Mississippi is committed to understanding and meeting business’ needs. Our state provides one of the strongest workforce training programs in the nation through our community college network. State officials work closely with companies to tailor workforce training programs to industry specific requirements.
Mississippi’s 15 community colleges offer 26,403 training classes and serve more than 550 companies with customized training solutions.
The Capps Technology Center at Mississippi Delta Community College offers short-term classes, customized training solutions for business and industry, nationally recognized certifications, and job readiness training for those entering the workforce. The Electrical Utility Lineman Training is a 16-week, hands-on program that prepares individuals for entry-level positions as linemen. Trainees learn skills such as making connections of meter loops, transformers, transformer banking, and other equipment on de-energized poles, along with framing and installation of poles and apparatus on the ground.
Mississippi’s four public universities offer ABET-accredited undergraduate degree programs in 15 different engineering fields.
|Mississippi State University||The University of Mississippi||Jackson State University||The University of Southern Mississippi|
|Degree Program||(Starkville, MS)||(Oxford, MS)||(Jackson, MS)||(Hattiesburg, MS)|
|Architectural Engineering Technology|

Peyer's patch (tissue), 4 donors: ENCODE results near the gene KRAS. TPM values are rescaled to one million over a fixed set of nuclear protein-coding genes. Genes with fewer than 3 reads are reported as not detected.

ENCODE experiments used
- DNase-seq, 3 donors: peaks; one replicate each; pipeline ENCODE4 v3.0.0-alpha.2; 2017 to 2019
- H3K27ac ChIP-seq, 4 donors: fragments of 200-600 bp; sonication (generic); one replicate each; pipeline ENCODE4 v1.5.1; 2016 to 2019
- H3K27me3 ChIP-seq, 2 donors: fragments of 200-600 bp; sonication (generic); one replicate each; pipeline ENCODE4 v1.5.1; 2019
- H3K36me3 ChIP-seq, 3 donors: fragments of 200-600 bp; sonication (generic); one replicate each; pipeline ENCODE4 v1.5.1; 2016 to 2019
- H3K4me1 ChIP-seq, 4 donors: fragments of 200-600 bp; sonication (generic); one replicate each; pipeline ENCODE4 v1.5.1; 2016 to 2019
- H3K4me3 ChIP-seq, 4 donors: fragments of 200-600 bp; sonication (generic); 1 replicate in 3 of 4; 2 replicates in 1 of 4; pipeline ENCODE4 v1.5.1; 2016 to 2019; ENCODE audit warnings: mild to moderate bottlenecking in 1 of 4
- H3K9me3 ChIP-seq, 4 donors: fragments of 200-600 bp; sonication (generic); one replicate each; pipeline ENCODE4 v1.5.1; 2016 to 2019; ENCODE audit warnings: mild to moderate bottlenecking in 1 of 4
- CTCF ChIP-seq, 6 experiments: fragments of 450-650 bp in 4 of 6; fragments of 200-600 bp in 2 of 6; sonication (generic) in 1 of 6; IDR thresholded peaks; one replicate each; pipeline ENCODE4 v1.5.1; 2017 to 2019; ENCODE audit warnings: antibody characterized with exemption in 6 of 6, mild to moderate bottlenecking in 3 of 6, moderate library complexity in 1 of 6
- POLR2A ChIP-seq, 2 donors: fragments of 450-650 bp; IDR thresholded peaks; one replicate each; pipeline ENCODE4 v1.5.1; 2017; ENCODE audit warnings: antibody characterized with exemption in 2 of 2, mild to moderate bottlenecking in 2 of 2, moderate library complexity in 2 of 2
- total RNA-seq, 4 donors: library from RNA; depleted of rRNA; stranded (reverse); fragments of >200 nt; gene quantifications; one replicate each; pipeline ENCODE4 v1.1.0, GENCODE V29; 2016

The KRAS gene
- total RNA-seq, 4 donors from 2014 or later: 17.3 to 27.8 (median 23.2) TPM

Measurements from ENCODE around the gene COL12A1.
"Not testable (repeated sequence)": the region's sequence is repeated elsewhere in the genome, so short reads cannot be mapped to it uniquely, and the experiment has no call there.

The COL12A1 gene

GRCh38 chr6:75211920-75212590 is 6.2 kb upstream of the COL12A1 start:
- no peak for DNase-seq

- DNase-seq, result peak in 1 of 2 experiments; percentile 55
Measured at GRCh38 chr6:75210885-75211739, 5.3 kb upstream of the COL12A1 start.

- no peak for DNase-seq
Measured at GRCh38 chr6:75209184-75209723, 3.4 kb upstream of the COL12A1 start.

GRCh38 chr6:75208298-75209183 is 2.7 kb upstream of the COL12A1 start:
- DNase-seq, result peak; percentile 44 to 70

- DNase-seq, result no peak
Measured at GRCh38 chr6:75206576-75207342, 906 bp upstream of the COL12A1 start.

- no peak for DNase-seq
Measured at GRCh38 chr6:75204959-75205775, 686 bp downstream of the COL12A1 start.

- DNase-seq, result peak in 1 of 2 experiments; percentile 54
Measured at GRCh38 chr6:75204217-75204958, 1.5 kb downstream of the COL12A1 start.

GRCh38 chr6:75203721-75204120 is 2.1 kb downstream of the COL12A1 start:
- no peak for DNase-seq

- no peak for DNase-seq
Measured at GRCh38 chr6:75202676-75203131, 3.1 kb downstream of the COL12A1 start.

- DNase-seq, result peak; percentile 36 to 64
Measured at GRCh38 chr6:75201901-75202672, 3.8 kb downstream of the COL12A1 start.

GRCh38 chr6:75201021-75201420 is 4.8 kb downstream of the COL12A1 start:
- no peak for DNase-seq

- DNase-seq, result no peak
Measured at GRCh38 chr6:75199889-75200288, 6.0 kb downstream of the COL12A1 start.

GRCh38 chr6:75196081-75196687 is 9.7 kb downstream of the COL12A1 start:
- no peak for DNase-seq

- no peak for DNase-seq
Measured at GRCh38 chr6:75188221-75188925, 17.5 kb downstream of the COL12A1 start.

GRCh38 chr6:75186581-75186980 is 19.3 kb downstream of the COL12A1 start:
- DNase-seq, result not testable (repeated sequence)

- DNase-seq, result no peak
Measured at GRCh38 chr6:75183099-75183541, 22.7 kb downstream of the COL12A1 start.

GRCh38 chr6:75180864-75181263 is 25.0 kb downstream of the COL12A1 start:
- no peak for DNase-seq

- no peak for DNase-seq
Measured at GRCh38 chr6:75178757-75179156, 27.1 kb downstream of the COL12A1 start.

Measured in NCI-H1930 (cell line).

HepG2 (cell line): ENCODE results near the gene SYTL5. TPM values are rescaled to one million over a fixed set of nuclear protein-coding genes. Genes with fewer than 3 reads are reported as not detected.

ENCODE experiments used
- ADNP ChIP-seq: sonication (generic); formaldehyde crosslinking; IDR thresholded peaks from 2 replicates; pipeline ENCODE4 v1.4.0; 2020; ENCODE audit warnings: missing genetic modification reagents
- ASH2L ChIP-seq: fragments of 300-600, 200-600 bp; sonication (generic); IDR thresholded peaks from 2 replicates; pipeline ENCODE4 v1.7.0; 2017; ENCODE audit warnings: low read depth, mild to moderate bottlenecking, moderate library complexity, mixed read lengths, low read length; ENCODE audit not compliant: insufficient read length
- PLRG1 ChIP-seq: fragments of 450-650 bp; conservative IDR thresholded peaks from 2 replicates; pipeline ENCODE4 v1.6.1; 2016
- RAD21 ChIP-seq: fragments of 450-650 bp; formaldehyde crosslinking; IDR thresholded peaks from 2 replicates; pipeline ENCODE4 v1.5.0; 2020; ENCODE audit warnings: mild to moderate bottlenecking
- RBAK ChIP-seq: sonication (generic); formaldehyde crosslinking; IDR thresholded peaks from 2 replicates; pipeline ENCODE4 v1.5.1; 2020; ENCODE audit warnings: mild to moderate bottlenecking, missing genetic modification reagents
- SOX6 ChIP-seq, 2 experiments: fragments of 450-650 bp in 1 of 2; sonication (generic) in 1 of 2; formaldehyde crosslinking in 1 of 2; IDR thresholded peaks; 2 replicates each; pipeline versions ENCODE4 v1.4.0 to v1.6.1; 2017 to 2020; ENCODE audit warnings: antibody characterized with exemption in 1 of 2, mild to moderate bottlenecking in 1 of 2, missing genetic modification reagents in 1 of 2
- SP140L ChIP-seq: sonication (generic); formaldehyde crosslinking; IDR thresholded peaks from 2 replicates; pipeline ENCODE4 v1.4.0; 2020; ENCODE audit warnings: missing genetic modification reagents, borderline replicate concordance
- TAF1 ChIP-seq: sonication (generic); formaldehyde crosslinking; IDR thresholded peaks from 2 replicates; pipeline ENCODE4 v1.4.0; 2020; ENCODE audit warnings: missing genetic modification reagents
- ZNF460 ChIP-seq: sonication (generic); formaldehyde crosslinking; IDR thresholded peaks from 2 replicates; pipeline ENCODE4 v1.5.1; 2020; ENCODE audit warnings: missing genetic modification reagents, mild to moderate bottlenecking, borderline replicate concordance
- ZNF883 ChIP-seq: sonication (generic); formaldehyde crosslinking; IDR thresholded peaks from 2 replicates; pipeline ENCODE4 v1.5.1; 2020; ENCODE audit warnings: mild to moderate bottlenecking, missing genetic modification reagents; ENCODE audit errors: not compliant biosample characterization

|Construction Engineering Technology|
|Electronics Engineering Technology|
|Industrial Engineering Technology|
|Petroleum Engineering (to begin in 2015)|
Mississippi’s university system offers exceptional research facilities, in addition to a pool of skilled workers specializing in polymer science, engineering, business, and other fields.
The state’s research universities collaborate with industry partners on relevant research and development initiatives. The University of Southern Mississippi offers one of the nation’s premier polymer research facilities. Mississippi State University and the University of Mississippi offer specialized training for engineers, managers, and research personnel.
The Sustainable Energy Research Center (SERC) integrates studies relating to fuels, economics, policies, and feedstock research. Current SERC research focuses on bio-oil production, bio-crude oil, ligno-cellulosic conversion, feedstocks, and syngas-to-gasoline.
The College of Agriculture and Life Sciences trains professional foresters and agronomists, while the university prepares undergraduates and graduate students in microbiology and chemistry disciplines.